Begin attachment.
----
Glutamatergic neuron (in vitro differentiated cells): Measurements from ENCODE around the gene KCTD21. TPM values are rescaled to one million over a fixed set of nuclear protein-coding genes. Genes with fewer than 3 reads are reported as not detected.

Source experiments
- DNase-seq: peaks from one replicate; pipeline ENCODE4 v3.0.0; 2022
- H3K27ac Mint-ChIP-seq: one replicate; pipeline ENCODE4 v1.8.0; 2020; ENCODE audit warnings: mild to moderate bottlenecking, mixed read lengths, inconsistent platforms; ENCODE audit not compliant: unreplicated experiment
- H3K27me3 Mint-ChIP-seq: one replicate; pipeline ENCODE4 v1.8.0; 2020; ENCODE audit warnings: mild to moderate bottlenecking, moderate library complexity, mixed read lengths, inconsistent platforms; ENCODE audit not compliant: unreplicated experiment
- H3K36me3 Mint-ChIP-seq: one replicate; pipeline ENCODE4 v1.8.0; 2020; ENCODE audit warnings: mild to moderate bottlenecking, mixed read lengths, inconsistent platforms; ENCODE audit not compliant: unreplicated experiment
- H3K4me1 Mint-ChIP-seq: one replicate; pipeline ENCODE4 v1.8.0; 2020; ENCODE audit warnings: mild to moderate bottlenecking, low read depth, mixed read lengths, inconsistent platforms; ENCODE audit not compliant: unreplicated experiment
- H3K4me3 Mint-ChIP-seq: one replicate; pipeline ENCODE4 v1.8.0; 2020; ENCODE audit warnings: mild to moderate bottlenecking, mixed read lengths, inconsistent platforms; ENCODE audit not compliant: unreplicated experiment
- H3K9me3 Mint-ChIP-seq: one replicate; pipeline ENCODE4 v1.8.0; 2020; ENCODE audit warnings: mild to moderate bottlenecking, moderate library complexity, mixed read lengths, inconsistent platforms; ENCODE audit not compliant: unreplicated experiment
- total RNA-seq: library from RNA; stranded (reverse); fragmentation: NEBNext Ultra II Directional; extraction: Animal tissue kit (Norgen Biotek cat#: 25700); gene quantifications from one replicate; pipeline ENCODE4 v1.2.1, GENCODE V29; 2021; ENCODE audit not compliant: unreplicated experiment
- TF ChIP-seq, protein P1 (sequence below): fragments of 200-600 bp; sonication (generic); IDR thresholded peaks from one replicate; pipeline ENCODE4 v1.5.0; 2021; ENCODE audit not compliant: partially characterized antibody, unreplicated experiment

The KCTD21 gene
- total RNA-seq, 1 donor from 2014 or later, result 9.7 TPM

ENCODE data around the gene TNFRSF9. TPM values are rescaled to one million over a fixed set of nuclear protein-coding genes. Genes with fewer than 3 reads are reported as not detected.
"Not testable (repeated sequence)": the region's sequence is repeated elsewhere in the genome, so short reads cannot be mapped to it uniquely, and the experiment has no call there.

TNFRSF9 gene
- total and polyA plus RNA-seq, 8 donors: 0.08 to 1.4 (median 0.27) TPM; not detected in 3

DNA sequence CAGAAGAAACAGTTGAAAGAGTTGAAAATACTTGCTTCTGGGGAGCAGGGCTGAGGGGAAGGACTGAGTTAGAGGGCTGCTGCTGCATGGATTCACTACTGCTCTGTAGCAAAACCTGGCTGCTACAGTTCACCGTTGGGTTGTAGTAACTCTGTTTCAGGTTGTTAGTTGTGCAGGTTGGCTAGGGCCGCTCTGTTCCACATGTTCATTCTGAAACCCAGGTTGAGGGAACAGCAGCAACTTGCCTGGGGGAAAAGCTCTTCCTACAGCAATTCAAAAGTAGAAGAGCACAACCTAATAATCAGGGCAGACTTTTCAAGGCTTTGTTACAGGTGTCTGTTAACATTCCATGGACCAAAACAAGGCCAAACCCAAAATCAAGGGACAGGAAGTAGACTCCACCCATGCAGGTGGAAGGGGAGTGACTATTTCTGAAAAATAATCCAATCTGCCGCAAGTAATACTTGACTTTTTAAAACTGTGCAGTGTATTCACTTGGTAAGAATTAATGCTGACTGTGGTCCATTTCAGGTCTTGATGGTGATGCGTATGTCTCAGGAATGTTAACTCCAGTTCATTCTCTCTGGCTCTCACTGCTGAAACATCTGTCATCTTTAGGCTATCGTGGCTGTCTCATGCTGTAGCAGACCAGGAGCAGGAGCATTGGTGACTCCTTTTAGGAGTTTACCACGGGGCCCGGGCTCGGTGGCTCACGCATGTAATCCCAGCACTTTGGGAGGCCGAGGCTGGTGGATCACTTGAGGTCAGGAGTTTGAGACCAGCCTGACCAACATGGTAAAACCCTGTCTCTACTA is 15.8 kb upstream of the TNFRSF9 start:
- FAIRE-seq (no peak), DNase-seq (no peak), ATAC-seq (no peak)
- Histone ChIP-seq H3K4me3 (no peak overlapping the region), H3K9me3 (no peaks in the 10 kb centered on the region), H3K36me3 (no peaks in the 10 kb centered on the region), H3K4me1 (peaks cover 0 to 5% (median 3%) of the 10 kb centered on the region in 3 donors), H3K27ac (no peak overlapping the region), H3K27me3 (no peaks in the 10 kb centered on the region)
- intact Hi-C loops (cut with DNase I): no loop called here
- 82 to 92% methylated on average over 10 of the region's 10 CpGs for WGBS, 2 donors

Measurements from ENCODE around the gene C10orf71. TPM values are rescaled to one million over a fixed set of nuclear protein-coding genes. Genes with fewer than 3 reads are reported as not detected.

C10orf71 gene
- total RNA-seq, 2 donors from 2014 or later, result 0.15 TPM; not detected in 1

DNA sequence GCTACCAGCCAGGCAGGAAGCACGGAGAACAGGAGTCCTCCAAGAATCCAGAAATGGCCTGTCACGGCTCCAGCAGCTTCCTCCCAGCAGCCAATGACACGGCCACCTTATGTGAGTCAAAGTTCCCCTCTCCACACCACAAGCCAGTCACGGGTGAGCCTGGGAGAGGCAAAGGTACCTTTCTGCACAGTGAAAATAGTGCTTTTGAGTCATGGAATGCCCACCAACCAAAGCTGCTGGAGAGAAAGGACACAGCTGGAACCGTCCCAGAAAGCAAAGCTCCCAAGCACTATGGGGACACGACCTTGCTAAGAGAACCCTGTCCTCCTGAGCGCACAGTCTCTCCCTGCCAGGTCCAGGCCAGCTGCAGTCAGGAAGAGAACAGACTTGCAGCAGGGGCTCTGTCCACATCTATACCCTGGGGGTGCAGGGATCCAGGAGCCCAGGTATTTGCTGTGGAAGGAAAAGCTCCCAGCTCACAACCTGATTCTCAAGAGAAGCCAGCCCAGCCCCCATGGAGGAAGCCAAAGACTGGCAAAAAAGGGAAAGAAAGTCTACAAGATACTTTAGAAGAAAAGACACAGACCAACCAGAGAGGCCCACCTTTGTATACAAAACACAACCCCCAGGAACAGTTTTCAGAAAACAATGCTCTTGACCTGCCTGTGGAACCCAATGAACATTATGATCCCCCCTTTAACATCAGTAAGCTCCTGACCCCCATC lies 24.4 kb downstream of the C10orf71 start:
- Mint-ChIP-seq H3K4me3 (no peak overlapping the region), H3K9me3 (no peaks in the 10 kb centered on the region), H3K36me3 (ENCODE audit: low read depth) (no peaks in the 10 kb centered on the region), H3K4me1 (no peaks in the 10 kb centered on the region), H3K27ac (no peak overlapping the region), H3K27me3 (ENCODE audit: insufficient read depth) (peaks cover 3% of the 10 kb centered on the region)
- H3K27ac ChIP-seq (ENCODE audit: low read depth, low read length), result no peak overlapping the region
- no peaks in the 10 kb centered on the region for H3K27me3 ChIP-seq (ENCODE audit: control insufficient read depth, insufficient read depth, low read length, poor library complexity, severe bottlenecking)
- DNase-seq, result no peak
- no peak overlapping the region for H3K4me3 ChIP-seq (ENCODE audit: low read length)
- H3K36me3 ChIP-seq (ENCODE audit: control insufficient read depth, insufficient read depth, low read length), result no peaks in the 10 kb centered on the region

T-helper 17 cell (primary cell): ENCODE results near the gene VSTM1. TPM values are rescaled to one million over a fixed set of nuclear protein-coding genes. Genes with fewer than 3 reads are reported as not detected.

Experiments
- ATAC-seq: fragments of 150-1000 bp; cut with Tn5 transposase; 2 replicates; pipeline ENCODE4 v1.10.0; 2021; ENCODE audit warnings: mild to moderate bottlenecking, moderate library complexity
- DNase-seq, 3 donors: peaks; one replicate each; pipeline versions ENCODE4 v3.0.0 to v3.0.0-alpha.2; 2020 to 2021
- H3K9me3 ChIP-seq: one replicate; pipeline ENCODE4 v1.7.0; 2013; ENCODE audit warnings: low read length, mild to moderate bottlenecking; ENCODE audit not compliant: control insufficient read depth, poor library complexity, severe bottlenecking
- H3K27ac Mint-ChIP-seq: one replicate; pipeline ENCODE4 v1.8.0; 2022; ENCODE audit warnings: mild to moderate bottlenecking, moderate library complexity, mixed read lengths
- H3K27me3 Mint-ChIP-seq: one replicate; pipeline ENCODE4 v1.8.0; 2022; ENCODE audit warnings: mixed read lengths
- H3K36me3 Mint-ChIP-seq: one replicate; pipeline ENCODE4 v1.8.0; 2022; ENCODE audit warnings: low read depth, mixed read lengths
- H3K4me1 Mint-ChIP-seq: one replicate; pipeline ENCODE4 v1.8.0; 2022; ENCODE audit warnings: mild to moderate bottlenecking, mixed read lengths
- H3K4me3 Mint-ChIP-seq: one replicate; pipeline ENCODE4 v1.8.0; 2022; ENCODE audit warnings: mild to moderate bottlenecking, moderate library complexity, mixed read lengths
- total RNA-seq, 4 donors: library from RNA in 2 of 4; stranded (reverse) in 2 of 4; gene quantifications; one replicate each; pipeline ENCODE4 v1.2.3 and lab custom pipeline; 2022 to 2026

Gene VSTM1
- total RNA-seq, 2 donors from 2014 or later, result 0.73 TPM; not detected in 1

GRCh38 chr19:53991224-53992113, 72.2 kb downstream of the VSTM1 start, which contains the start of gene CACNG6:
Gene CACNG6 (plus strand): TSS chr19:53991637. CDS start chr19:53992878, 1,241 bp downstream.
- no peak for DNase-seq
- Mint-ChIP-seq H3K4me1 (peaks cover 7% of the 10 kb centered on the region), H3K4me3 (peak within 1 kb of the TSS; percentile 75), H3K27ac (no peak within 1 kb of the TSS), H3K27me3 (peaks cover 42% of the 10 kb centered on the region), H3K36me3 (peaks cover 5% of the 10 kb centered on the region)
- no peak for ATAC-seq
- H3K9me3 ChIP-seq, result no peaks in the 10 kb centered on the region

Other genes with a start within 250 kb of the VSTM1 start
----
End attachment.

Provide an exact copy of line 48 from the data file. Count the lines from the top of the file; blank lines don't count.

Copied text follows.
- no peak for DNase-seq